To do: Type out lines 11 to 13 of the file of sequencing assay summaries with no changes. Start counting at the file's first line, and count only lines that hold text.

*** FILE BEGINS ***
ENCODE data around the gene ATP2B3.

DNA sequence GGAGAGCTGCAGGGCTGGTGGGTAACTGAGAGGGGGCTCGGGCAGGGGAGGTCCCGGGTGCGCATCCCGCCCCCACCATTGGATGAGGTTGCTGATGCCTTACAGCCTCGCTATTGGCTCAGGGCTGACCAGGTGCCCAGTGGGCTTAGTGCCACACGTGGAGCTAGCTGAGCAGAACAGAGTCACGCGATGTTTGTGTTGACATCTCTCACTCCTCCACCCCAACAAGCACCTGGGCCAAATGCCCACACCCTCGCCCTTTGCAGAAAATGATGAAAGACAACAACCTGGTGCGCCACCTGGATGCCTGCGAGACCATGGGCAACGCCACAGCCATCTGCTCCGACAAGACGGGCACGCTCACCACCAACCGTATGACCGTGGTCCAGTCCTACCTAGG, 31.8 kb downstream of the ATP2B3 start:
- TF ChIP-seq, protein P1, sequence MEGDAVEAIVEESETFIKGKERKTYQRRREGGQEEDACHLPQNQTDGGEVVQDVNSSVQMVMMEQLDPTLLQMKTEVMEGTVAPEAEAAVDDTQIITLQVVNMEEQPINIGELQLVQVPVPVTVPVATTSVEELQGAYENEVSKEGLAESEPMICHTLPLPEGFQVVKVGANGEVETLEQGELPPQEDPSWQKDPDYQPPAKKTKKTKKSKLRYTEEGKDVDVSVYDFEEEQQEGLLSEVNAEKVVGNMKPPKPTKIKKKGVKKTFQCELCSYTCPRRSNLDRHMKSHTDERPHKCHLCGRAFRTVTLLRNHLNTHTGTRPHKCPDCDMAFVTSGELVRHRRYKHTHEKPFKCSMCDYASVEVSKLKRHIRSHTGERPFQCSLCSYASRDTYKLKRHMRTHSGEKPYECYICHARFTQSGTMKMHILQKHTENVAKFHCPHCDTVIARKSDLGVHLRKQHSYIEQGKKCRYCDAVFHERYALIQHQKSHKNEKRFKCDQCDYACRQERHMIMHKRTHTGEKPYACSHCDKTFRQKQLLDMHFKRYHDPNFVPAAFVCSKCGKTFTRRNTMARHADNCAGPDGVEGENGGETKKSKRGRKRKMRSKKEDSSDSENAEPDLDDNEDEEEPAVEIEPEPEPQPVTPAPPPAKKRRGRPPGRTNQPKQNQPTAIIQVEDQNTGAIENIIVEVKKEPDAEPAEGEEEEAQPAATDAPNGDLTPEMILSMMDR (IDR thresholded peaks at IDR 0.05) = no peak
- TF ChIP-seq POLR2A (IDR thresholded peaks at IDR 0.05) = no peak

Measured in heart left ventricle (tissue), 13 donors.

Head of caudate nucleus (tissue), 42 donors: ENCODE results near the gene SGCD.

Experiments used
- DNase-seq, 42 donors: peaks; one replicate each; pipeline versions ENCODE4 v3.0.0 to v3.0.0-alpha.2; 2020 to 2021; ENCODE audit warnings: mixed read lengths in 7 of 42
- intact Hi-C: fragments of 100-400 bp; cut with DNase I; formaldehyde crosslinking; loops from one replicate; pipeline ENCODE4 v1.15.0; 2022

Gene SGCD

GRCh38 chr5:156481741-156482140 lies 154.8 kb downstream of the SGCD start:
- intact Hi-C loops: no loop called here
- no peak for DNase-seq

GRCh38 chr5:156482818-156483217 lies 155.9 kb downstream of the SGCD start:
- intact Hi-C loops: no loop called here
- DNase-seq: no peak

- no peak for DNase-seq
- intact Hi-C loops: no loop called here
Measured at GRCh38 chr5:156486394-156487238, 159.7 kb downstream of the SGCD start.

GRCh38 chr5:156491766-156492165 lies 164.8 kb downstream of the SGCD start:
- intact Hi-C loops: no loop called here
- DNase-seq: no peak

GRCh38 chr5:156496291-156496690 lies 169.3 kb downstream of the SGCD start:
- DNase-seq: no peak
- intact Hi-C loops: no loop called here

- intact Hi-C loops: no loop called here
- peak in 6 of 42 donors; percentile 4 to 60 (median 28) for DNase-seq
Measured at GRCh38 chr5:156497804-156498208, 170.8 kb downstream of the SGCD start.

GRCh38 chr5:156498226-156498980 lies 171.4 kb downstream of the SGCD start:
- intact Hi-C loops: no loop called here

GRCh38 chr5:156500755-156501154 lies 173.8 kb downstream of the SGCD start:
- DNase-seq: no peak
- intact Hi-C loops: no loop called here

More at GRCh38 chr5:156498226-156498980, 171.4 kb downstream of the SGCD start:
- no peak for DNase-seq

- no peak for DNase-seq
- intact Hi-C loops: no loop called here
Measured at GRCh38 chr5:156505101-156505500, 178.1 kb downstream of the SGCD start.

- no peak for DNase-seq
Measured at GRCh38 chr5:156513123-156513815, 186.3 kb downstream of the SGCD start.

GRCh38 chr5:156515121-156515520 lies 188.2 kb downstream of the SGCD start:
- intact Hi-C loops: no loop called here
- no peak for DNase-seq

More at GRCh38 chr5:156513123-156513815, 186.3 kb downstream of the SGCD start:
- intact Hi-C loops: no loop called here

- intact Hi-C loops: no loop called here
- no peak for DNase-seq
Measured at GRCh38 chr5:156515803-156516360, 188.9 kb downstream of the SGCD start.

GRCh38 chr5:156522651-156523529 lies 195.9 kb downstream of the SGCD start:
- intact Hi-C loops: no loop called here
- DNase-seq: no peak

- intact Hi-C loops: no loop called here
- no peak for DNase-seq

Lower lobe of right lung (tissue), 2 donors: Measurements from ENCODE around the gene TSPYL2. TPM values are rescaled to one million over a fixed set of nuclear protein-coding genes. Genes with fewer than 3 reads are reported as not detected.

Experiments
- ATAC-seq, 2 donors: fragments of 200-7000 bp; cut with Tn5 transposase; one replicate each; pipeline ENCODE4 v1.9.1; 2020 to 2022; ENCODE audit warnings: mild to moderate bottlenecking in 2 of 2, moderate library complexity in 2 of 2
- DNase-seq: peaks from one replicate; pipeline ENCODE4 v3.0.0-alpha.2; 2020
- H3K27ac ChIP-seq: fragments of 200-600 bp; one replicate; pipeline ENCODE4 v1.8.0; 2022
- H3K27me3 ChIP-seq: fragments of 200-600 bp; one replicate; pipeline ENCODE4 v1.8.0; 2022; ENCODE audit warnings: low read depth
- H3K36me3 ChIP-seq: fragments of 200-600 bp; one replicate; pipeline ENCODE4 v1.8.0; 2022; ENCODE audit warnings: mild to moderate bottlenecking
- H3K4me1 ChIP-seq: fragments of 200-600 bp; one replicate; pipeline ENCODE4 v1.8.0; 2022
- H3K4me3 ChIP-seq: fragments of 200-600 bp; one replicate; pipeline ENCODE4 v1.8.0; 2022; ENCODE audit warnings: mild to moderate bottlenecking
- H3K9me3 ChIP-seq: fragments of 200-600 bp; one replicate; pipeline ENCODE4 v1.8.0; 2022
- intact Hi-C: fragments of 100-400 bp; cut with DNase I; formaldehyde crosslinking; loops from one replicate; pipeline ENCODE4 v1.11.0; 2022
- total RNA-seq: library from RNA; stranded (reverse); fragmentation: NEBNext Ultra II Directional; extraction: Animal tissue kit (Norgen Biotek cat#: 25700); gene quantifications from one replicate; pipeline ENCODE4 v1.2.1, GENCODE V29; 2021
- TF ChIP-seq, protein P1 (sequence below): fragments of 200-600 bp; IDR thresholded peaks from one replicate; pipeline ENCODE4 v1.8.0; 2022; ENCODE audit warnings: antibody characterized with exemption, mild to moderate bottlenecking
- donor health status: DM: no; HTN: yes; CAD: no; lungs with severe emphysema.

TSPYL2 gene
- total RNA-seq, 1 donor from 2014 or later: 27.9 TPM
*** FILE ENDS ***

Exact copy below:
GRCh38 chr5:156481741-156482140 lies 154.8 kb downstream of the SGCD start:
- intact Hi-C loops: no loop called here
- no peak for DNase-seq